Photograph courtesy Pupa Gilbert, University of Wisconsin
A closeup of sea urchin teeth. Photograph courtesy Pupa Gilbert, University of Wisconsin
Published December 28, 2010
Sea urchins are perhaps best known for their armor of spines. But their mouths may be even more daunting—urchin teeth can literally chew through stone without getting dull. (Related: "Eyeless Urchins 'See' With Spines.")
Now scientists are solving the mystery of how urchins keep their teeth so keen, and the research could lead to self-sharpening tools.
Sea urchins bore through rock to carve out nooks, where they can protect themselves from waves and predators. To learn how urchin teeth stay sharp despite all that grinding, researchers analyzed the roughly 0.8-inch-long (2-centimeter-long) choppers of the California purple sea urchin.
Using high-resolution x-ray imaging, the investigators found that the teeth are mosaics of two kinds of calcite crystals: fibers and curved plates. The crystal shapes are arranged crosswise to each other and are bound together with a superhard cement of calcite nanoparticles.
Between the crystals are layers of weaker organic material. By striking the teeth with microscopic, diamond-tipped probes, the scientists found that the teeth break along these organic layers.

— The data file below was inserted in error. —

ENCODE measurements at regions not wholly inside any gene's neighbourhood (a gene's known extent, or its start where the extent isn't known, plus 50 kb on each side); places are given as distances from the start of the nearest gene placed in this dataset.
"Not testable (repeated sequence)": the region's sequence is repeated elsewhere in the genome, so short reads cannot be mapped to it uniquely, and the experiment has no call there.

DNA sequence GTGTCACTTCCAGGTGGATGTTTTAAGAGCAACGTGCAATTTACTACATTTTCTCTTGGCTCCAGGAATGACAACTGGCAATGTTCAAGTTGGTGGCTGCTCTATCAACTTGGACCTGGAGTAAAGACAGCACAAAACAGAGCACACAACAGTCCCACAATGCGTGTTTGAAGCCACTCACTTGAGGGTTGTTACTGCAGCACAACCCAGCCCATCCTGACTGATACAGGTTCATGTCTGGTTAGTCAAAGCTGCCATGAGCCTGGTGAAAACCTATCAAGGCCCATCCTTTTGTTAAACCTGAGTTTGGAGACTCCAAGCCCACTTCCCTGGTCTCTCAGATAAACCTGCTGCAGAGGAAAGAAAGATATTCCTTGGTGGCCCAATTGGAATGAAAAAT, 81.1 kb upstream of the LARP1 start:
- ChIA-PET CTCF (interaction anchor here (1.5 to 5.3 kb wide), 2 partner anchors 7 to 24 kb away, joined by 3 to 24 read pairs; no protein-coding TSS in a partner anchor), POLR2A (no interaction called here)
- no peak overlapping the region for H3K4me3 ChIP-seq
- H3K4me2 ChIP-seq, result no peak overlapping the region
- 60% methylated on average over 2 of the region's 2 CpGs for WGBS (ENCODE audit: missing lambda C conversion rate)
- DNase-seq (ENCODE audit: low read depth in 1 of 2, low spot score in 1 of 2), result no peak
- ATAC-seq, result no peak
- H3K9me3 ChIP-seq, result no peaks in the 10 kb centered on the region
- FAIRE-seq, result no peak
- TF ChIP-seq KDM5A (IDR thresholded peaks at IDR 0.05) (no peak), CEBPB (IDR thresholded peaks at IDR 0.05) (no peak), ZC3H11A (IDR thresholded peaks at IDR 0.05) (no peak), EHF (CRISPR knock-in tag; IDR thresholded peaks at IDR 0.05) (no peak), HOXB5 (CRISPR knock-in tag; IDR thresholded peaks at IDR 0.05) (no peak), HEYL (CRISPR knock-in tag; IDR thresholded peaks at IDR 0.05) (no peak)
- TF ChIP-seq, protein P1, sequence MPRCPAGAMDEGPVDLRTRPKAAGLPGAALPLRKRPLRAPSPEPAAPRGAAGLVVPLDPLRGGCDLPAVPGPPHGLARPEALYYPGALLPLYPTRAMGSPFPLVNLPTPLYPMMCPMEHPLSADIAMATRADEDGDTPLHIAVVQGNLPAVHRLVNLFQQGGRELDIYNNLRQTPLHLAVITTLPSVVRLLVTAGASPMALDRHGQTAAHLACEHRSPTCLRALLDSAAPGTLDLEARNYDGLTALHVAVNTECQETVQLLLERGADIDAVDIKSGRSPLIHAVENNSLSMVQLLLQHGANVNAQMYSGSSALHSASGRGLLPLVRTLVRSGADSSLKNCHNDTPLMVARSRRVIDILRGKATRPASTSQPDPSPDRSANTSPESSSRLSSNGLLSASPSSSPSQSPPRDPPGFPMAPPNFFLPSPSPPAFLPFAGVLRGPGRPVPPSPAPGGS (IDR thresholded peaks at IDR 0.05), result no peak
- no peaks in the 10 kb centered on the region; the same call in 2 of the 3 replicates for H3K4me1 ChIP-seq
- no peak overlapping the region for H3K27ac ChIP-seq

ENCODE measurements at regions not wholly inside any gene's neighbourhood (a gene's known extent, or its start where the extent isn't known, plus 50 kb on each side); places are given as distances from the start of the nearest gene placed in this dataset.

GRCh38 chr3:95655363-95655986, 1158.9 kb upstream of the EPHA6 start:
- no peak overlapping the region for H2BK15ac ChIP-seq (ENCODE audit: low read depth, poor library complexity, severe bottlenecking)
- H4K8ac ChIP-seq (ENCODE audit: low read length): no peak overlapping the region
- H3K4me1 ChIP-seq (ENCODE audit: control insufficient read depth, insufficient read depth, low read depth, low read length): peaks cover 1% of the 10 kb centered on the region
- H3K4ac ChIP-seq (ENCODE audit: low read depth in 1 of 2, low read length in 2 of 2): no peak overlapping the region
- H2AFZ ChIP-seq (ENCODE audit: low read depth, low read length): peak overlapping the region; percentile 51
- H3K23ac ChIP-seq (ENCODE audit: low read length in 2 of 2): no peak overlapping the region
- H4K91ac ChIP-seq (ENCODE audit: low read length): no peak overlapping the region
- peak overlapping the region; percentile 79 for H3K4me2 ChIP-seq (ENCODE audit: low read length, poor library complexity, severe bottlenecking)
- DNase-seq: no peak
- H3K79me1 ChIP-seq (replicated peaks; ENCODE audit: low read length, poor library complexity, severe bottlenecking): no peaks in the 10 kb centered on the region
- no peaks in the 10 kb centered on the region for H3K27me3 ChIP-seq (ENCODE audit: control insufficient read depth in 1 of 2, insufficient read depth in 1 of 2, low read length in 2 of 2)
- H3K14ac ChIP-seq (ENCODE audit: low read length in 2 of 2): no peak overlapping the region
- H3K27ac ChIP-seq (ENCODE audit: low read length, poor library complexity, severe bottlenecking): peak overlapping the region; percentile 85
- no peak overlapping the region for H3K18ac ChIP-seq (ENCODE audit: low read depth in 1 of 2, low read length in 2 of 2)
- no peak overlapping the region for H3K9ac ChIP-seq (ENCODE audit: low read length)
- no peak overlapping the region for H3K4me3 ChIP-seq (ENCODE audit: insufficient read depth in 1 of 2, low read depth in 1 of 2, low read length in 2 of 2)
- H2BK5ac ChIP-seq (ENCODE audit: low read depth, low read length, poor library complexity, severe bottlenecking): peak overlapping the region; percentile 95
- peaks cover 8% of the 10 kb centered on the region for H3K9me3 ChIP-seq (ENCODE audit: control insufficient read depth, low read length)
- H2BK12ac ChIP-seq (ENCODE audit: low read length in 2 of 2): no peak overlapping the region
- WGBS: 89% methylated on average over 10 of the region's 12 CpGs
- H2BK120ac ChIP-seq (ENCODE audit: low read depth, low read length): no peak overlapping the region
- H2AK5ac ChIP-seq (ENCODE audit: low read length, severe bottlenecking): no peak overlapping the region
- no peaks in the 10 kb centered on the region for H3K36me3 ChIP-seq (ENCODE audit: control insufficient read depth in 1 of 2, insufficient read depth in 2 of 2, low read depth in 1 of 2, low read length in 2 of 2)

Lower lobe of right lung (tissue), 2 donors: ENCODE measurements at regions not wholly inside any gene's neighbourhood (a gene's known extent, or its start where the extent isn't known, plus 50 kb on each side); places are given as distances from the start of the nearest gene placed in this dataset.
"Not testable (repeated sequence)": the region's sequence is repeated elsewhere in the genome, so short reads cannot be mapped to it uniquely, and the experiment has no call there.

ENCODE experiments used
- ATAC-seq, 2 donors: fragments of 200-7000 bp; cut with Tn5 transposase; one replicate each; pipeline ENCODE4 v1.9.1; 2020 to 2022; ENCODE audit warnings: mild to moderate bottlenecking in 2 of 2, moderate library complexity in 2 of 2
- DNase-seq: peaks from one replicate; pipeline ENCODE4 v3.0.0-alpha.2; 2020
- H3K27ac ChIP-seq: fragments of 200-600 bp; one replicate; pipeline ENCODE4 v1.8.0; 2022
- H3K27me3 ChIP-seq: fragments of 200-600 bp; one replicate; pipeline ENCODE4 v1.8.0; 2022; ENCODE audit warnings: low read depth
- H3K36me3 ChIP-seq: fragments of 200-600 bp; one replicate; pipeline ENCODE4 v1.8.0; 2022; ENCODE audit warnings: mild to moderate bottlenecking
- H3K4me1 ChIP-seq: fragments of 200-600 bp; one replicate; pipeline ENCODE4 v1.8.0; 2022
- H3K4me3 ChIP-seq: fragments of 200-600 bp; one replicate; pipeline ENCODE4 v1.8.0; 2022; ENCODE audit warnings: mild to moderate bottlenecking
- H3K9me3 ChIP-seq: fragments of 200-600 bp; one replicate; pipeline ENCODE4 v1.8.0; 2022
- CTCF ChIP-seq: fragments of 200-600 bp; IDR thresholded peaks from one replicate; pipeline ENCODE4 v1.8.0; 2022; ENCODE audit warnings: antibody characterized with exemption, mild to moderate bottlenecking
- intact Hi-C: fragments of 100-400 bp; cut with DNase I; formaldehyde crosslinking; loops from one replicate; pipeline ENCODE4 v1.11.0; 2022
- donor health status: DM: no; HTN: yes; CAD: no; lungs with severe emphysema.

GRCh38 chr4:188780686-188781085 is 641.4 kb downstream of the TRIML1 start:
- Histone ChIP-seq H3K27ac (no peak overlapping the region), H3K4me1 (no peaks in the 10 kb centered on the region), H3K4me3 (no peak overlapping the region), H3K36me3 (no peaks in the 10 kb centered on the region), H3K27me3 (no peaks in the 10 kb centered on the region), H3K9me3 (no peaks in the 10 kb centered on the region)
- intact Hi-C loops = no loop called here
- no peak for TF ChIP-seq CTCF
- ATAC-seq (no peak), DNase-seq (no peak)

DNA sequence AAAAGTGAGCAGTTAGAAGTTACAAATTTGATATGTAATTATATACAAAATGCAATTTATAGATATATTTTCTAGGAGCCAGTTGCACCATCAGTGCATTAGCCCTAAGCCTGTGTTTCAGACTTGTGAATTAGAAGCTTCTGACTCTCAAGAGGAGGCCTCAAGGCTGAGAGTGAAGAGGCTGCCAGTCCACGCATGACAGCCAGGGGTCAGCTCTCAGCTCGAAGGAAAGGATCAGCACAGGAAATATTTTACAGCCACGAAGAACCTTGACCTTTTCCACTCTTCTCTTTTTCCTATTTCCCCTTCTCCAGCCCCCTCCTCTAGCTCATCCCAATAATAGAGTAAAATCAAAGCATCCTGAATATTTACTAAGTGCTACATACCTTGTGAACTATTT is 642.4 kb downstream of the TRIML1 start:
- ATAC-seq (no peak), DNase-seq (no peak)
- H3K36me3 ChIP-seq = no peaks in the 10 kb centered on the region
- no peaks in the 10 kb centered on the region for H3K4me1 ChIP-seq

The scientists think the organics are predetermined weak spots in the teeth that allow parts of the material to "tear" away, similar to perforations in a sheet of paper. This means the teeth, which grow continuously, can regularly shed damaged areas to keep a well-honed edge.
"Such an exquisite structure has evolved over 200 million years, and it can perform far better than manmade, nonoptimized tools," said study co-author Pupa Gilbert, a biophysicist at the University of Wisconsin-Madison.
"Inspired by these discoveries, we can think of super-robust and fracture-resistant nanocements, or layered nanotips to do nanogrinding that rarely need replacing."
Much remains uncertain, though, such as the exact composition of the organic layers or the separate functions of the crystalline plates and fibers.
"Natural biominerals are wonderful, and we have a lot to learn from them," Gilbert said.
Gilbert, along with Christopher Killian and colleagues, published the new analysis of sea urchin teeth online December 22 in the journal Advanced Functional Materials.
With little known about sea snakes, scientists worry that massive harvests could be damaging wild populations.
In Kenya, baby elephant fights to survive after poachers poisoned her mother.
Photographer Corey Rich is documenting a pair of climbers who are attempting what some call the longest, hardest free climb in the world.
The Future of Food
How do we feed nine billion people by 2050, and how do we do so sustainably?
We've made our magazine's best stories about the future of food available in a free iPad app.